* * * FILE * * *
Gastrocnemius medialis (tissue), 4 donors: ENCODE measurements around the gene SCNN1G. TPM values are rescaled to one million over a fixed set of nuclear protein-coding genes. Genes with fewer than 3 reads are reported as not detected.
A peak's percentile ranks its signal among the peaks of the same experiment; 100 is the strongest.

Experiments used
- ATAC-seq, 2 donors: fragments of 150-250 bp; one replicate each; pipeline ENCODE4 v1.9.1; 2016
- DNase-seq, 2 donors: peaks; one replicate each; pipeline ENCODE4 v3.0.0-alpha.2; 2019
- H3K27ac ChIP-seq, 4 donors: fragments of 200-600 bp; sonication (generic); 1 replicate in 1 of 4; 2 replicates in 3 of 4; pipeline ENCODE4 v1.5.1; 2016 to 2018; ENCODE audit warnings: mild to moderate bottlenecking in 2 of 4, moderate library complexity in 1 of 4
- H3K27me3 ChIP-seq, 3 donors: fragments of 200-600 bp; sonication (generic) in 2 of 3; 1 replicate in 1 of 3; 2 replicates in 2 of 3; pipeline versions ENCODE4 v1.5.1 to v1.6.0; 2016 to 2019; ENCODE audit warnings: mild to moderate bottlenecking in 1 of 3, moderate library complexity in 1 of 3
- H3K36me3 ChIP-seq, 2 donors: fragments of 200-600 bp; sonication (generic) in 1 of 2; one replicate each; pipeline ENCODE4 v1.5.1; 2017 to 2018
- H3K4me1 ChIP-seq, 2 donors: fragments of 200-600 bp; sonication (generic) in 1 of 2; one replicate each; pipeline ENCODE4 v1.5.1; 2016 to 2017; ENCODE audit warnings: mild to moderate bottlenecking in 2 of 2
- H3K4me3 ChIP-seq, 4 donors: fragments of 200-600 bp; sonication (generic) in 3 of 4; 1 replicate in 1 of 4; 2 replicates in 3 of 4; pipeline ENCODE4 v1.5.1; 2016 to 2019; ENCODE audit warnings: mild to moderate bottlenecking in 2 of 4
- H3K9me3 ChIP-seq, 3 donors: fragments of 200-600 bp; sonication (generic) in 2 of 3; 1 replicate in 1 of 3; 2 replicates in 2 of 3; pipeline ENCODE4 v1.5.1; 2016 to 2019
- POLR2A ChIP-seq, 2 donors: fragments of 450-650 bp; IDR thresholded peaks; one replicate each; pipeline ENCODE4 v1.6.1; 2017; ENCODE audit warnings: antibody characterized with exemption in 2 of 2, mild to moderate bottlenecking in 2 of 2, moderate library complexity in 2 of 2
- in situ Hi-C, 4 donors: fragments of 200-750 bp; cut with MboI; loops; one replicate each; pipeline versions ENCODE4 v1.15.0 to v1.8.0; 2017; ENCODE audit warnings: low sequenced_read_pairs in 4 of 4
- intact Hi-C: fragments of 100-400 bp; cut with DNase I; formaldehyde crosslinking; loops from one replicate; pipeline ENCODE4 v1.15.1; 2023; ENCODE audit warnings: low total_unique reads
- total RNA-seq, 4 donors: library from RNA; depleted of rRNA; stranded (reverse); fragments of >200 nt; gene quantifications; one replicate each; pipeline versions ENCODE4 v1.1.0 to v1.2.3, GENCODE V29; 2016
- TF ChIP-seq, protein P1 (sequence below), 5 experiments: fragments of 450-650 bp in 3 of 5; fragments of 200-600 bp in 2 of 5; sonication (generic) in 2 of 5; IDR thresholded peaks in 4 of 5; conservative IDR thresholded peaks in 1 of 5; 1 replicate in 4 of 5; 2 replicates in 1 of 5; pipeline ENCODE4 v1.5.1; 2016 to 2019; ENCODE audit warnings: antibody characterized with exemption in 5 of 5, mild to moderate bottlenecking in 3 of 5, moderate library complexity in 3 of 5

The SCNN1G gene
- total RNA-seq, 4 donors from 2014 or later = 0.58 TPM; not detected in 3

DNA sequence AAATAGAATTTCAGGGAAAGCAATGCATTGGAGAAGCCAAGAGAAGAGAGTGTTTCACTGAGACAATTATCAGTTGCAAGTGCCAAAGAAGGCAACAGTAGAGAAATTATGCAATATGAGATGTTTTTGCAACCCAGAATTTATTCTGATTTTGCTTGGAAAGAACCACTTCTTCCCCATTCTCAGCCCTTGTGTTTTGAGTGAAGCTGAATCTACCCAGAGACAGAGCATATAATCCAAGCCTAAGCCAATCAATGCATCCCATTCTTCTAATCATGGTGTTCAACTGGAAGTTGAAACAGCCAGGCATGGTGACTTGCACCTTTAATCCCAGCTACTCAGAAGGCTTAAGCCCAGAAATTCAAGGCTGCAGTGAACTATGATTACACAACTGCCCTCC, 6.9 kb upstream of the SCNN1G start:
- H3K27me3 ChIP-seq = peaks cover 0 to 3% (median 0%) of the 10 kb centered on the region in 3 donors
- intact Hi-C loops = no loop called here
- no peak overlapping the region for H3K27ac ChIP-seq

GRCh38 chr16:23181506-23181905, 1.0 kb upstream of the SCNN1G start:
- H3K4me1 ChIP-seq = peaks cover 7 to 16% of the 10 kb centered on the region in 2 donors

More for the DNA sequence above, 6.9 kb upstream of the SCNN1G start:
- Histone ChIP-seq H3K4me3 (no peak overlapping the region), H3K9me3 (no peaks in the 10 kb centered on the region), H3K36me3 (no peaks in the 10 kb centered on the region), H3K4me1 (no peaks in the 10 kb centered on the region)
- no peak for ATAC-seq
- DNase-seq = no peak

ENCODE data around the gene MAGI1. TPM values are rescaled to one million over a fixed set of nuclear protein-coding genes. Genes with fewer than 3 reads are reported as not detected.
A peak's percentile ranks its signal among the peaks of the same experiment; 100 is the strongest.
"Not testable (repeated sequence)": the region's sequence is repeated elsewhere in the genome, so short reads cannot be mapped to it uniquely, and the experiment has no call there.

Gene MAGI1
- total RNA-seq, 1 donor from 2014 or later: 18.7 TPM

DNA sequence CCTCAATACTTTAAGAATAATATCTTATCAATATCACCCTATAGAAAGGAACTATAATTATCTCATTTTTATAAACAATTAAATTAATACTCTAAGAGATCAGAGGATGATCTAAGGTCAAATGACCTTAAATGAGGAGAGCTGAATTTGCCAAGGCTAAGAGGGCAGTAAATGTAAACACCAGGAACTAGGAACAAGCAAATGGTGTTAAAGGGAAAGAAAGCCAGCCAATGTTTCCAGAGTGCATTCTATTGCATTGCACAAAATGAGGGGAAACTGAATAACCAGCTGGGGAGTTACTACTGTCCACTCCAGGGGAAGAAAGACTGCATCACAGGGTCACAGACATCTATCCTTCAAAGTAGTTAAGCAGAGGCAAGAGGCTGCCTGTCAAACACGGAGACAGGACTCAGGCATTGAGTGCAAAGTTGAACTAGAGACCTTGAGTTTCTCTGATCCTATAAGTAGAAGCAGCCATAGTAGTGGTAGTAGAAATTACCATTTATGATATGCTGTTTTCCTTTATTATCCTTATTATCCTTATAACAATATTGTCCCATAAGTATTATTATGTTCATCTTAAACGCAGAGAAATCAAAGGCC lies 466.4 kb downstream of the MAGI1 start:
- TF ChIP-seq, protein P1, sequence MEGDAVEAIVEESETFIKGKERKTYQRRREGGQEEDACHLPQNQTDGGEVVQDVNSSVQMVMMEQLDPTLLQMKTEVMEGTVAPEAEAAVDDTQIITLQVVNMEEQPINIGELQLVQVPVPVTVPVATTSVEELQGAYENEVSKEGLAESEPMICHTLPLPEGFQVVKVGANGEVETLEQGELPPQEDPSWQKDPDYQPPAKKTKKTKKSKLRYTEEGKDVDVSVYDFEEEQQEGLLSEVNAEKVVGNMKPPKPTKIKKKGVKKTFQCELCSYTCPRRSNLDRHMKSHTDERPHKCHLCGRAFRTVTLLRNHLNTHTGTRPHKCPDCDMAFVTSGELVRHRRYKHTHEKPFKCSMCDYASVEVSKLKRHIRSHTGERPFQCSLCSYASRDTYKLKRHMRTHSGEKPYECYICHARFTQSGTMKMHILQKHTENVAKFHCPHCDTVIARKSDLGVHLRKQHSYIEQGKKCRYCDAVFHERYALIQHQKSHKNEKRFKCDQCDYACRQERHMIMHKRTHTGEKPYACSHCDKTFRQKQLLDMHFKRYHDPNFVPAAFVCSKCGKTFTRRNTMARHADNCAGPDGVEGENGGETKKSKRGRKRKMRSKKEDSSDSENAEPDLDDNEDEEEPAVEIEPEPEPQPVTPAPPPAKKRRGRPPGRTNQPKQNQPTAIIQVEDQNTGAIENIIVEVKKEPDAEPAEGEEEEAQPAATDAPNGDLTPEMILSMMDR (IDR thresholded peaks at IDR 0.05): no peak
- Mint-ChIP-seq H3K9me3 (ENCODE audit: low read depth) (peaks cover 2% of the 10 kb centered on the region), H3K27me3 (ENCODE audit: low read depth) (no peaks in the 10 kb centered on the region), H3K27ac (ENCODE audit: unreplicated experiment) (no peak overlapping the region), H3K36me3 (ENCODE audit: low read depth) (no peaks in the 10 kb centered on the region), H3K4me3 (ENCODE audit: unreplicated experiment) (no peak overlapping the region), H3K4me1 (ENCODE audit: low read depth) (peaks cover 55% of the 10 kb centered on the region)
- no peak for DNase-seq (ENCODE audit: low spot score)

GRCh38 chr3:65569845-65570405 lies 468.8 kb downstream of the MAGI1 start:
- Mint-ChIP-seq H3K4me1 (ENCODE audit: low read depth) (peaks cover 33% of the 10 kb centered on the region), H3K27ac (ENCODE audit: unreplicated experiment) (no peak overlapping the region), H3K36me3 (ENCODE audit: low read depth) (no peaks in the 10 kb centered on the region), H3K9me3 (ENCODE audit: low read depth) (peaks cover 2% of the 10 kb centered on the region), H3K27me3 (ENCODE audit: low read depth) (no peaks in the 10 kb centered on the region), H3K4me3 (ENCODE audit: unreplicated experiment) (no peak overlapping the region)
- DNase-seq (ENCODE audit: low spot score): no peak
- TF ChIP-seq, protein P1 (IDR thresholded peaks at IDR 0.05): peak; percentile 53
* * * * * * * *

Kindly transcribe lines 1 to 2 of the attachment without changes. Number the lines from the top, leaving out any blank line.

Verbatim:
Gastrocnemius medialis (tissue), 4 donors: ENCODE measurements around the gene SCNN1G. TPM values are rescaled to one million over a fixed set of nuclear protein-coding genes. Genes with fewer than 3 reads are reported as not detected.
A peak's percentile ranks its signal among the peaks of the same experiment; 100 is the strongest.